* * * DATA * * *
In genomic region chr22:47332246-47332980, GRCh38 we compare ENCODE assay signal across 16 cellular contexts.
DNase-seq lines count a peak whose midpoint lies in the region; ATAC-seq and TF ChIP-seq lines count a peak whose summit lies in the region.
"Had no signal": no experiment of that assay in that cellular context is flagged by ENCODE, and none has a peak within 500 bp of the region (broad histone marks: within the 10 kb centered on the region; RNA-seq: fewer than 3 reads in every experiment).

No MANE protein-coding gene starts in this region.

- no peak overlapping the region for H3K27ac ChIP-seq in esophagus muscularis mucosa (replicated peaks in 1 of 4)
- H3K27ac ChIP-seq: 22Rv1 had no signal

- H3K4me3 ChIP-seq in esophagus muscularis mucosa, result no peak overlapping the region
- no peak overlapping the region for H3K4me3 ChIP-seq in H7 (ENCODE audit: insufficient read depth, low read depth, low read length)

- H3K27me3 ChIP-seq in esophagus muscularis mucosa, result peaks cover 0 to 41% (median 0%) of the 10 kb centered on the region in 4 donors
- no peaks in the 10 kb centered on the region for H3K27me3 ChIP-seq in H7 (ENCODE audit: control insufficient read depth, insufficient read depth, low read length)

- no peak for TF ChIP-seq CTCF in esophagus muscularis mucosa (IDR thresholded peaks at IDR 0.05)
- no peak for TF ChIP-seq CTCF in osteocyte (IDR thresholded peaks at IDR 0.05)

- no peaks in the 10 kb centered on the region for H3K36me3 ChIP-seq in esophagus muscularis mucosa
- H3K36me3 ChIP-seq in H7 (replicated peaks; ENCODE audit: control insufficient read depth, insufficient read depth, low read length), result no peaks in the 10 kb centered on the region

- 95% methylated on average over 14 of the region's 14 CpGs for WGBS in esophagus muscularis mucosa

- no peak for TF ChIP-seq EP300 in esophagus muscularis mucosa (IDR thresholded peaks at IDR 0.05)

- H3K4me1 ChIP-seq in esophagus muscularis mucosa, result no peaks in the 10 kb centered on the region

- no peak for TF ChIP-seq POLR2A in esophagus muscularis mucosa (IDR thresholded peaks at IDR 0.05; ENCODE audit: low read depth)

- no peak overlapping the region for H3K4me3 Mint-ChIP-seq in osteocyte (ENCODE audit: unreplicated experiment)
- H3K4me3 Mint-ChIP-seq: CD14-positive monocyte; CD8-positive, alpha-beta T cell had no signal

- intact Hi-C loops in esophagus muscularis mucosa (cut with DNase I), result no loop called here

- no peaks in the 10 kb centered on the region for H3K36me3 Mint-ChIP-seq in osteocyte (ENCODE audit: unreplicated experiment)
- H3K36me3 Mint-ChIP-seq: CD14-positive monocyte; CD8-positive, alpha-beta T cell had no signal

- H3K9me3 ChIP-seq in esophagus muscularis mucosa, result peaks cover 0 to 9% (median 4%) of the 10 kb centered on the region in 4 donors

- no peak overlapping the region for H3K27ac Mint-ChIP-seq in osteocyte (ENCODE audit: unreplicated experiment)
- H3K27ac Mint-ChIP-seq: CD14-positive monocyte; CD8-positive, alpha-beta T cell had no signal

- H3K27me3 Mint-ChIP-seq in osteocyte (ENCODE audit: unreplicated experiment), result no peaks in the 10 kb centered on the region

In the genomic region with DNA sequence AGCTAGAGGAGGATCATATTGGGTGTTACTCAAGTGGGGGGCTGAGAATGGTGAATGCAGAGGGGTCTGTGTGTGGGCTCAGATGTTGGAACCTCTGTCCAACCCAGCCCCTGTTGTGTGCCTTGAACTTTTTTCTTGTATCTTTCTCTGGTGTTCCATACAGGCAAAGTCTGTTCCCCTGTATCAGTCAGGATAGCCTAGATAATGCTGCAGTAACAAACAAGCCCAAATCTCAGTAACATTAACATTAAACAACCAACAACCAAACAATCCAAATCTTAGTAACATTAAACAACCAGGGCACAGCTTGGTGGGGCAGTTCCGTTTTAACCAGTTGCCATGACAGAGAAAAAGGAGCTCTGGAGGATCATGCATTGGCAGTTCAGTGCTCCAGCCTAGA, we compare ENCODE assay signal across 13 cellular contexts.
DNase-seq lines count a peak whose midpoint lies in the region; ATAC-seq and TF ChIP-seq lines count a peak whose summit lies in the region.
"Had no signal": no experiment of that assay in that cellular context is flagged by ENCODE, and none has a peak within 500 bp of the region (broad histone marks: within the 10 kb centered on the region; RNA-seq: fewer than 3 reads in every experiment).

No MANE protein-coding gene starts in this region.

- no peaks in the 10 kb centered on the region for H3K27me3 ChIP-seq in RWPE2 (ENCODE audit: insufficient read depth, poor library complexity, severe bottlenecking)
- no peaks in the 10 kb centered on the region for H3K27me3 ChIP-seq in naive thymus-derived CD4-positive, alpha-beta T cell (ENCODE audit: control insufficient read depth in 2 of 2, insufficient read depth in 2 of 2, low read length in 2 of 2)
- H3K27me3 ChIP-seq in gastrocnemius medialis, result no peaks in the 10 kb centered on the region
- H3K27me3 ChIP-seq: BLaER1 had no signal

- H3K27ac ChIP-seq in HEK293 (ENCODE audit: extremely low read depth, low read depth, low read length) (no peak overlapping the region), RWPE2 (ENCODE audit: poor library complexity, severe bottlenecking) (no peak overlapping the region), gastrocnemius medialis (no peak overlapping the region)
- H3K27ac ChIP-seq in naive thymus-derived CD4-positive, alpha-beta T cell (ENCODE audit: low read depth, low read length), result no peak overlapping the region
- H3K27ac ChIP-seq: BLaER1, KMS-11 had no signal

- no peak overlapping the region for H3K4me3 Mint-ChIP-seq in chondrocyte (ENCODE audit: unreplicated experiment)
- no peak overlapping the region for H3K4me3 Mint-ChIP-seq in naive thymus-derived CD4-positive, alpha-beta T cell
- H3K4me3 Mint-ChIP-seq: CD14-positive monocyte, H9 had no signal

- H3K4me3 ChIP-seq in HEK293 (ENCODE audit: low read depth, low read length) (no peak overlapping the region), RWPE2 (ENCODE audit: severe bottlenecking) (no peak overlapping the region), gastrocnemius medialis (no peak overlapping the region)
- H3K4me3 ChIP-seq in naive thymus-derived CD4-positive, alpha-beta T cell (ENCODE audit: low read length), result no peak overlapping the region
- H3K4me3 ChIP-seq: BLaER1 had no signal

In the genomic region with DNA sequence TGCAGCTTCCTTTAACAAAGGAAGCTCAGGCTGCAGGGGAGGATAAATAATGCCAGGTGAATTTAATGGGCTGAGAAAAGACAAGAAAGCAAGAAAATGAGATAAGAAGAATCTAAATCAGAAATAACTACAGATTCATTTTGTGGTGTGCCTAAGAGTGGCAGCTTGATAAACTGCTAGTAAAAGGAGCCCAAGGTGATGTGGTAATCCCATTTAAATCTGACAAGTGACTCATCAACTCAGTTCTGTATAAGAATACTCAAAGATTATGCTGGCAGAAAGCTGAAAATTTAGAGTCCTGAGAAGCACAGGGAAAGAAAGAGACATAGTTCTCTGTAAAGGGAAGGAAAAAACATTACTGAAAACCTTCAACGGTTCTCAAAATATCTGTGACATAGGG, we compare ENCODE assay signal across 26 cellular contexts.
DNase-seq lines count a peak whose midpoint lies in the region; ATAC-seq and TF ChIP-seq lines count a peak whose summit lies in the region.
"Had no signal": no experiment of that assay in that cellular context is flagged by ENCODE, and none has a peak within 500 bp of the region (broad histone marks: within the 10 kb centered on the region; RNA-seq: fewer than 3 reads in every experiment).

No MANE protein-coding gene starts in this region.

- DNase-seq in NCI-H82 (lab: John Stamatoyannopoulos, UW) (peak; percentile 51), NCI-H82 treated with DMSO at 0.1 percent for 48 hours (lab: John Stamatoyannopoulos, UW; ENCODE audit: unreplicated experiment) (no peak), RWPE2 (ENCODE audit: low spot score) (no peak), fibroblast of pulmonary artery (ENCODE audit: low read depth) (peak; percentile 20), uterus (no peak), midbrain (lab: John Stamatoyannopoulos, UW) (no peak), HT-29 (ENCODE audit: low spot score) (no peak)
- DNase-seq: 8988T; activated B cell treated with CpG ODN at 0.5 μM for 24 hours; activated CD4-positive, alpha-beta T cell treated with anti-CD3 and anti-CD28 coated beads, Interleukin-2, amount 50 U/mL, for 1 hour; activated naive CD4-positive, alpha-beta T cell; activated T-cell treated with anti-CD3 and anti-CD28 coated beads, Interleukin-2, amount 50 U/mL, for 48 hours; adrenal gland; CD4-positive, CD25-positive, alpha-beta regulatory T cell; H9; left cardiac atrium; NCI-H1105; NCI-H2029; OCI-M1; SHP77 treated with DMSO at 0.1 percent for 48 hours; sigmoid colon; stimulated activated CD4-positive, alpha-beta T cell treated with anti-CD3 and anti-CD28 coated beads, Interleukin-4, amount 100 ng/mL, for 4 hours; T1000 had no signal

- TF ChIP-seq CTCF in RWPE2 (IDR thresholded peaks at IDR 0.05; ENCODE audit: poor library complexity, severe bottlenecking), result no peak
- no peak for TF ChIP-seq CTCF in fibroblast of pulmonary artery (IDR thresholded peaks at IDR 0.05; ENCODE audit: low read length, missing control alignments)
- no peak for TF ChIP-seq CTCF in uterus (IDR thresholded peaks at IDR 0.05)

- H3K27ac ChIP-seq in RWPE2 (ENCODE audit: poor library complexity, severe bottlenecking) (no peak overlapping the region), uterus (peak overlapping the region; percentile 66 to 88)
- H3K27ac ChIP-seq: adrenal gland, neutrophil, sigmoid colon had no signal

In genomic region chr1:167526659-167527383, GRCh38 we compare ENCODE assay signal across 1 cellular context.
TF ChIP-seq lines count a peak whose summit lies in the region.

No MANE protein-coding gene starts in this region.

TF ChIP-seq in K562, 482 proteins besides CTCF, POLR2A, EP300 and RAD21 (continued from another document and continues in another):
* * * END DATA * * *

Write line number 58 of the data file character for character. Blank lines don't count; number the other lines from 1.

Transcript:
No MANE protein-coding gene starts in this region.